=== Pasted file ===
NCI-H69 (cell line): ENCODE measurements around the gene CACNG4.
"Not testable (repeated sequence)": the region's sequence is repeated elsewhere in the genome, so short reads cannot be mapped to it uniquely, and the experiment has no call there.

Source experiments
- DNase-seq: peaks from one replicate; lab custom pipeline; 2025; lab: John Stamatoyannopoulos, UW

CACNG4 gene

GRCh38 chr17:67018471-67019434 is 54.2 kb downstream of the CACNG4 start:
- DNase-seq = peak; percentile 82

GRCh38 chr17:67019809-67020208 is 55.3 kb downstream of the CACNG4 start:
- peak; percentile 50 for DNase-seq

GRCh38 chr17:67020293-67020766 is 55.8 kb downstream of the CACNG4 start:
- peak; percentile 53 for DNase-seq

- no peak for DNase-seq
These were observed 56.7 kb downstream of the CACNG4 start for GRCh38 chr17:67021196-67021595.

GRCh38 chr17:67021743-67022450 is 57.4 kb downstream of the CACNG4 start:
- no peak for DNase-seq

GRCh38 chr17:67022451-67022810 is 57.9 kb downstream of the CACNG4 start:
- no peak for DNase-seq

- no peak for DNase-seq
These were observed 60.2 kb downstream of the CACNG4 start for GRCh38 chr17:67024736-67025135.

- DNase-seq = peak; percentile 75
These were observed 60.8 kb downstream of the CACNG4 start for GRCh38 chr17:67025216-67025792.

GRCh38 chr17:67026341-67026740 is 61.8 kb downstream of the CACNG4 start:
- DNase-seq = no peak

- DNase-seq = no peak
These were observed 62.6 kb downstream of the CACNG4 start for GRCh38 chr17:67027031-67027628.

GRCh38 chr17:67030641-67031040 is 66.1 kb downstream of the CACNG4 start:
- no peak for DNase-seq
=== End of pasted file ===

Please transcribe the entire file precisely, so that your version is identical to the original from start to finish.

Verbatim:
NCI-H69 (cell line): ENCODE measurements around the gene CACNG4.
"Not testable (repeated sequence)": the region's sequence is repeated elsewhere in the genome, so short reads cannot be mapped to it uniquely, and the experiment has no call there.

Source experiments
- DNase-seq: peaks from one replicate; lab custom pipeline; 2025; lab: John Stamatoyannopoulos, UW

CACNG4 gene

GRCh38 chr17:67018471-67019434 is 54.2 kb downstream of the CACNG4 start:
- DNase-seq = peak; percentile 82

GRCh38 chr17:67019809-67020208 is 55.3 kb downstream of the CACNG4 start:
- peak; percentile 50 for DNase-seq

GRCh38 chr17:67020293-67020766 is 55.8 kb downstream of the CACNG4 start:
- peak; percentile 53 for DNase-seq

- no peak for DNase-seq
These were observed 56.7 kb downstream of the CACNG4 start for GRCh38 chr17:67021196-67021595.

GRCh38 chr17:67021743-67022450 is 57.4 kb downstream of the CACNG4 start:
- no peak for DNase-seq

GRCh38 chr17:67022451-67022810 is 57.9 kb downstream of the CACNG4 start:
- no peak for DNase-seq

- no peak for DNase-seq
These were observed 60.2 kb downstream of the CACNG4 start for GRCh38 chr17:67024736-67025135.

- DNase-seq = peak; percentile 75
These were observed 60.8 kb downstream of the CACNG4 start for GRCh38 chr17:67025216-67025792.

GRCh38 chr17:67026341-67026740 is 61.8 kb downstream of the CACNG4 start:
- DNase-seq = no peak

- DNase-seq = no peak
These were observed 62.6 kb downstream of the CACNG4 start for GRCh38 chr17:67027031-67027628.

GRCh38 chr17:67030641-67031040 is 66.1 kb downstream of the CACNG4 start:
- no peak for DNase-seq